Shadow People by James Swain is a supernatural urban fantasy and the follow-up to Dark Magic (available June 11, 2013).
What do you see when you turn out the lights during a séance? If you are Peter Warlock, a magician by day, a psychic by night, you see shadow people. Every Friday night, Peter and his group of psychic friends conduct a séance. In these séances, spirits transport him on a dark journey to a parallel world.
On one particular night, Peter sees a dark, faceless apparition. He then ventures to the dark side where he meets a man in a basement who has a handgun, a hunting knife, handcuffs, black hood, and chloroform. Doing what he always does to help him remember whom the spirits show him, he gives the man the nickname Dr. Death.
With a name like “Dr. Death,” your imagination might be inclined to conjure up your typical evil person in just about every supernatural horror film. Not this time. Dr. Death looks like your ordinary professor type.
On the other side of the basement, an overweight man wearing corduroy pants and a blazer with sandy patches on the elbows stood by the worktable. He had a neatly trimmed beard and glasses, and looked like a college professor. He was also talking to himself, and had no idea that Peter was there. Peter found the man’s appearance odd. Normally, the people he encountered on the other side were downright evil and engaged in unspeakable acts. This fellow wasn’t even mildly scary, and Peter wondered if the spirits had dropped him in the wrong house.
Peter watches as Dr. Death discovers a pearl necklace in his pocket. The old man proceeds to a dresser to return the jewelry. He begins to open each drawer, naming women’s names who, Peter realizes with dawning horror, are Dr. Death’s victims. Contained in each drawer are the personal belongings of Mary, Joan, Kelly, Diane, Christine, and Edie, the pearls’ former owner. This wasn’t just a dresser. It was a trophy collection of a serial killer.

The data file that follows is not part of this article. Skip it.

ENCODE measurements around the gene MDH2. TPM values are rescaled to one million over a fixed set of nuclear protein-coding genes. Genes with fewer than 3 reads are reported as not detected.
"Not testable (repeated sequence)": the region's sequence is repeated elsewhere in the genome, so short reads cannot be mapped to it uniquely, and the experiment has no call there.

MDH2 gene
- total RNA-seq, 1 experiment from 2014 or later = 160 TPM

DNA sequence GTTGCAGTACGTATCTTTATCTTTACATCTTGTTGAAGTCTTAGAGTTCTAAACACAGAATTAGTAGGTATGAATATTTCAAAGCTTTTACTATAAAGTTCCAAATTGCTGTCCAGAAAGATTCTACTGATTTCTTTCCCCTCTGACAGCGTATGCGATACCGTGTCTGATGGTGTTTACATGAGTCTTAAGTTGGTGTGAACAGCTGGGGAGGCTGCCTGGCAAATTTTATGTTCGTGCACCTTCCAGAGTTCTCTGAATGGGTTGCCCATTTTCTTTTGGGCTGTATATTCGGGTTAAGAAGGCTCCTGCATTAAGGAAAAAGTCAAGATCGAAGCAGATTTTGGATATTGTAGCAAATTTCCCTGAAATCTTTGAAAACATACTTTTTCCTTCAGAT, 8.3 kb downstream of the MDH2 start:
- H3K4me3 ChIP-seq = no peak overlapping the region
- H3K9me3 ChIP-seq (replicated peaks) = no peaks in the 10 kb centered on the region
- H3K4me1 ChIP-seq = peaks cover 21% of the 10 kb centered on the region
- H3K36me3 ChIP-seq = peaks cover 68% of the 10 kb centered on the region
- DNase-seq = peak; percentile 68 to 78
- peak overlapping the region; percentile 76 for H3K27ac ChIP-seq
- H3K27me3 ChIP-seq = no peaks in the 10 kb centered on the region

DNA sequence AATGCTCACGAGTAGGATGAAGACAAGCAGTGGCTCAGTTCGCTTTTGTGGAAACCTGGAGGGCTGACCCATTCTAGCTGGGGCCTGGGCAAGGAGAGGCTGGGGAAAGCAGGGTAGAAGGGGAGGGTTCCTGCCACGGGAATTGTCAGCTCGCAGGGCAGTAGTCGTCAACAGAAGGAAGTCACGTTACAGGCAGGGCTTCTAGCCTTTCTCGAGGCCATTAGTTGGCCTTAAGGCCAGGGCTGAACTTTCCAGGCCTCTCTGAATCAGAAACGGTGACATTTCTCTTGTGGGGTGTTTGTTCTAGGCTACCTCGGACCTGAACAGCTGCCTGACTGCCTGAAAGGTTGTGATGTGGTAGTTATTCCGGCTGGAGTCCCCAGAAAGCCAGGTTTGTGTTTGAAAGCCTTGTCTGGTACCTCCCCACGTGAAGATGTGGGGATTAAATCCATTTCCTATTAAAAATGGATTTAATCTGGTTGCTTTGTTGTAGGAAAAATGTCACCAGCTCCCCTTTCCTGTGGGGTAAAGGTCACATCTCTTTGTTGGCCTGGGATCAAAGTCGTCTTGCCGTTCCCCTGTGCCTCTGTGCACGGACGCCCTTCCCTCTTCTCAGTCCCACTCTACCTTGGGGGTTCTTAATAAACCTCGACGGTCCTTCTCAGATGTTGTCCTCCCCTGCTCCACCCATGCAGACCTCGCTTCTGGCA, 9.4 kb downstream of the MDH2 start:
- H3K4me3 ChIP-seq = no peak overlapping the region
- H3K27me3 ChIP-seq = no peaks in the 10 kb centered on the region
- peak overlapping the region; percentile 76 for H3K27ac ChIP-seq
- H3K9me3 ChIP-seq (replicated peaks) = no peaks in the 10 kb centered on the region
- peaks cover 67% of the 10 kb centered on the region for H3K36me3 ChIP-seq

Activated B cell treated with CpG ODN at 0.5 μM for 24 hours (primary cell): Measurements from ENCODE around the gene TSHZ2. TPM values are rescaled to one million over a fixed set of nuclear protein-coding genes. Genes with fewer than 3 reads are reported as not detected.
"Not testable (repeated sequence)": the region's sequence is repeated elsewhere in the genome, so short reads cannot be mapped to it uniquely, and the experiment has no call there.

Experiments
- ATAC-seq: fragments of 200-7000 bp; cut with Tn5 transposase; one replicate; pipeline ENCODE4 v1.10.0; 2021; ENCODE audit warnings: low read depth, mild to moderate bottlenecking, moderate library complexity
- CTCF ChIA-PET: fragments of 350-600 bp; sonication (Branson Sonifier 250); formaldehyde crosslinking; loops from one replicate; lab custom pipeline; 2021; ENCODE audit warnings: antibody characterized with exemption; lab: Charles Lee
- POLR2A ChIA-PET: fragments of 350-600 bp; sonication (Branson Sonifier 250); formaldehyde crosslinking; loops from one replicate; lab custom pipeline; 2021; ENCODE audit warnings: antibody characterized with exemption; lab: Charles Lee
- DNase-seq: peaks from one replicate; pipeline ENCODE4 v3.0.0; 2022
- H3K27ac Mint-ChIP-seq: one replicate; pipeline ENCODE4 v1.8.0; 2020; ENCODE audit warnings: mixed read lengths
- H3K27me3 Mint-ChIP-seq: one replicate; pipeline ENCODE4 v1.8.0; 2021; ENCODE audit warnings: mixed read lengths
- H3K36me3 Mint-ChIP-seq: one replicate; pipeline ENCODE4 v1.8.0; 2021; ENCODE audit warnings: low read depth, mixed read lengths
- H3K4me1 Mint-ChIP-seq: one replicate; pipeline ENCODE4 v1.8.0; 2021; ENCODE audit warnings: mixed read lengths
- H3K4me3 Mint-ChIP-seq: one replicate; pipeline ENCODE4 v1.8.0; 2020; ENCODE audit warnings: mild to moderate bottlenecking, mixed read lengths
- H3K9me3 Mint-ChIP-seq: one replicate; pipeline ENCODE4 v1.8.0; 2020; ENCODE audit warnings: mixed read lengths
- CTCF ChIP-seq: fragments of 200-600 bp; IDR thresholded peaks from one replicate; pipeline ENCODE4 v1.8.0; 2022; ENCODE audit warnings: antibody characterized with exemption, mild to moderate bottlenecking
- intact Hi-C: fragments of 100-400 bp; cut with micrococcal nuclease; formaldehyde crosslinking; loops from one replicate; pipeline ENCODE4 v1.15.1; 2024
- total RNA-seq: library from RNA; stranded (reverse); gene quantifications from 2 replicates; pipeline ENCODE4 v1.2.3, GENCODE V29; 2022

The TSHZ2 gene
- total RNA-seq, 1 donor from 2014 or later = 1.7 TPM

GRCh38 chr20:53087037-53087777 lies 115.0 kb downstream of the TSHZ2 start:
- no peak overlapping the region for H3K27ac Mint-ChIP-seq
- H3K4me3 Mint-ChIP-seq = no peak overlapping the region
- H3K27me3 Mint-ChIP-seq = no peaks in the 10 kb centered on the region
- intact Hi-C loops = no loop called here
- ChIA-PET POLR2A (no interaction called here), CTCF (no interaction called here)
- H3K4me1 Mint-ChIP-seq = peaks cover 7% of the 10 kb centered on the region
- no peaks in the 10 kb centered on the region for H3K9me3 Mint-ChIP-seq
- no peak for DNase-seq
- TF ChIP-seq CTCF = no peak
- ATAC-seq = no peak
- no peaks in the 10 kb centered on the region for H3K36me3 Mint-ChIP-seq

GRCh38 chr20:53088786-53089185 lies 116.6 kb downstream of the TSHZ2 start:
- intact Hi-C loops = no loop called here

Author James Swain set the template for Peter’s actions with the spirit world in the first Peter Warlock story, Dark Magic. Peter is a psychic, can read minds, and see into the future. He uses these visions of the future to give the police anonymous tips to prevent crimes before they happen. In the course of Dark Magic, Peter collects information that he gives to his FBI contact, Special Agent Garrison, and leaves it up to the federal man to investigate all the while leaving Peter and his friends safely anonymous.
Peter is usually an invisible observer of the criminal in these spirit journeys. So Peter thinks nothing of following Dr. Death outside to his vehicle in order to get a license plate number. What sets this event apart from the others is that Dr. Death tries to run over Peter, then rolls down his window, looks directly at Peter, and says, “Thought I didn’t know you were there, didn’t you?”
Well, that changes the equation, doesn’t it?
The book gets its title from the dark, faceless apparition in the séance room. One of his friends, who is blind no less, informs Peter that the apparition is a shadow person, a creature that can attach itself to a human and make their existence a living hell. Most people see the shadow people only out of the corner of their eyes, a blip before disappearing. If you see one fully, it is seeking you out. Now Peter has two problems: he must figure out the real identity of Dr. Death before the killer murders his next victim, and he needs to determine what the shadow person wants with him. Assisting in this challenge is his girlfriend of two years, Liza. She is the first girlfriend Peter has had who did not run after discovering Peter’s dark talent. This book explores their relationship as well as uncovering family secrets from Peter’s past.
Like all good blockbusters, this was an edge-of-your-seat, exciting, thrilling novel, with a healthy dose of the supernatural thrown in for good measure. I look forward to Peter’s next adventure.
Last year, when I went to Houston’s Murder by the Book to attend the author event for Dark Magic, I learned that Swain is an established magician and illusionist. He performed a magic show right there in the bookstore. I thoroughly enjoyed the evening, was amazed by his magic skills, and I highly recommend you attend one of his events if he’s ever in your town.
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Vanessa L. Parker is a jewelry artist and avid reader. You can see her work at Betoj Designs.
Read all posts by Vanessa Parker for Criminal Element.